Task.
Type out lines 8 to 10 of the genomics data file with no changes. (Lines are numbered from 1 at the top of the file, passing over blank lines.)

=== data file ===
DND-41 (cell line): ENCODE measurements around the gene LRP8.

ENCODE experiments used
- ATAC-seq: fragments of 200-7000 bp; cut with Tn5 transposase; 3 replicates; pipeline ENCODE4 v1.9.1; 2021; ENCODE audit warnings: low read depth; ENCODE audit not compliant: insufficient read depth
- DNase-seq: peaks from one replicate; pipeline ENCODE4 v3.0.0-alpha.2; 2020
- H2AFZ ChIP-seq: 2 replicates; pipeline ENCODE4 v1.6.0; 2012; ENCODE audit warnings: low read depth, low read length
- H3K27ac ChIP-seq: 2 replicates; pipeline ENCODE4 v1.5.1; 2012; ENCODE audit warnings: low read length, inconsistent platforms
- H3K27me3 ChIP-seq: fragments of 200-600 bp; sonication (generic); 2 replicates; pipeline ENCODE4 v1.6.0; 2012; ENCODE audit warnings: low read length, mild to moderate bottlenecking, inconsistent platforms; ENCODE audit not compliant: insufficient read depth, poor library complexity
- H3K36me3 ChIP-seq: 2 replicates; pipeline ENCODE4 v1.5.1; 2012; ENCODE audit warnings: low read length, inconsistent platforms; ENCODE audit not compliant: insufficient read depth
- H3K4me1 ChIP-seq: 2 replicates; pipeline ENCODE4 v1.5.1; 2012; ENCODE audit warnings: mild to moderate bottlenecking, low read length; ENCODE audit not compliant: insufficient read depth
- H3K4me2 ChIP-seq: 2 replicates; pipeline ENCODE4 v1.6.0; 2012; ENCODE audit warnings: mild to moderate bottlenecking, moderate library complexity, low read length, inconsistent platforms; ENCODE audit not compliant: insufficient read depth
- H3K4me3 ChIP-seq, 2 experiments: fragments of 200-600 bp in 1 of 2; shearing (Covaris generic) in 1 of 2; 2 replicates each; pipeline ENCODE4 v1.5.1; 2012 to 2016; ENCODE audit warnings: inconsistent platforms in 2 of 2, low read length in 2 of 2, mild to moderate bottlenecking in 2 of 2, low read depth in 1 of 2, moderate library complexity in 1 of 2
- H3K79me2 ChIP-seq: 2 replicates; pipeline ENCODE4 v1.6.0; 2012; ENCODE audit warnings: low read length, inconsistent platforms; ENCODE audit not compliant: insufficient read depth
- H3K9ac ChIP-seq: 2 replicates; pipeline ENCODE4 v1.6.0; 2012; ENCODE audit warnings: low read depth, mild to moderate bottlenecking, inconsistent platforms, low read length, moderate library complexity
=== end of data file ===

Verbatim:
- H3K36me3 ChIP-seq: 2 replicates; pipeline ENCODE4 v1.5.1; 2012; ENCODE audit warnings: low read length, inconsistent platforms; ENCODE audit not compliant: insufficient read depth
- H3K4me1 ChIP-seq: 2 replicates; pipeline ENCODE4 v1.5.1; 2012; ENCODE audit warnings: mild to moderate bottlenecking, low read length; ENCODE audit not compliant: insufficient read depth
- H3K4me2 ChIP-seq: 2 replicates; pipeline ENCODE4 v1.6.0; 2012; ENCODE audit warnings: mild to moderate bottlenecking, moderate library complexity, low read length, inconsistent platforms; ENCODE audit not compliant: insufficient read depth